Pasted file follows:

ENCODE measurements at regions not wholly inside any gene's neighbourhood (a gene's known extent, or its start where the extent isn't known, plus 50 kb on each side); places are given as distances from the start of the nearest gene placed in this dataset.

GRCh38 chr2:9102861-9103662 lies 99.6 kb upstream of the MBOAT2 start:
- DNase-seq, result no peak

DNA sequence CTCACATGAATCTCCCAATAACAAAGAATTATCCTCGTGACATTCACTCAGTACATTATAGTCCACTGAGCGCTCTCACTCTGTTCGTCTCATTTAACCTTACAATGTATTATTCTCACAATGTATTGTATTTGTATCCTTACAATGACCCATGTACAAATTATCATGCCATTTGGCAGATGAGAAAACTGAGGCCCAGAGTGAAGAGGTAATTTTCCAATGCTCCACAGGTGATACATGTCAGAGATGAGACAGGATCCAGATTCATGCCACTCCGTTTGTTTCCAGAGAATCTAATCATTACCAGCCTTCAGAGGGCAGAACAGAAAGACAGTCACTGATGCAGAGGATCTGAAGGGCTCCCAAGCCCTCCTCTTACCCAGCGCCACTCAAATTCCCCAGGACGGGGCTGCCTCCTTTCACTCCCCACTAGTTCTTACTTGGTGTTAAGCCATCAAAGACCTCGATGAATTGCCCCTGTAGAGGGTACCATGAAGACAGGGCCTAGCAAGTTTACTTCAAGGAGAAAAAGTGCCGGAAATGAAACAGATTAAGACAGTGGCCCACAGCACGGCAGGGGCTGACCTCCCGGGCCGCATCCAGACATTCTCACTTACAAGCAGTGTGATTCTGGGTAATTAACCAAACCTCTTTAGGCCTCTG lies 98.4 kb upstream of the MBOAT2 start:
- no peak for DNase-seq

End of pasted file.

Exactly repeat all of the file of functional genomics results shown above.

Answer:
ENCODE measurements at regions not wholly inside any gene's neighbourhood (a gene's known extent, or its start where the extent isn't known, plus 50 kb on each side); places are given as distances from the start of the nearest gene placed in this dataset.

GRCh38 chr2:9102861-9103662 lies 99.6 kb upstream of the MBOAT2 start:
- DNase-seq, result no peak

DNA sequence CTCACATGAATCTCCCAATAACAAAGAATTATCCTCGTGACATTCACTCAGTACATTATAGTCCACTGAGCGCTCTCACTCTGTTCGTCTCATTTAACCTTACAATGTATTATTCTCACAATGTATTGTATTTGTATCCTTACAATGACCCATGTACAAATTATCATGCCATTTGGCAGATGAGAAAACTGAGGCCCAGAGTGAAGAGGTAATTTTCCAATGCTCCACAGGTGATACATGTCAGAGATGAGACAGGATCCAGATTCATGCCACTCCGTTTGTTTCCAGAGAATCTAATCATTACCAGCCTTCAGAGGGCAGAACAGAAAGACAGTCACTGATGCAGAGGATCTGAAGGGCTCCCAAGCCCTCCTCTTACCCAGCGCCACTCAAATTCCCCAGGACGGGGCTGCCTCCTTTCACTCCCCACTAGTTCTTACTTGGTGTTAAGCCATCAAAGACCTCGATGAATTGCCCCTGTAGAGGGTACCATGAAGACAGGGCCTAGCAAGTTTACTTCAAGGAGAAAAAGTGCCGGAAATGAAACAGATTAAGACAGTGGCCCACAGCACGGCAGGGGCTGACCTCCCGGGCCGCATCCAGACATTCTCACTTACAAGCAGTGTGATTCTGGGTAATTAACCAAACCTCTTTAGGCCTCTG lies 98.4 kb upstream of the MBOAT2 start:
- no peak for DNase-seq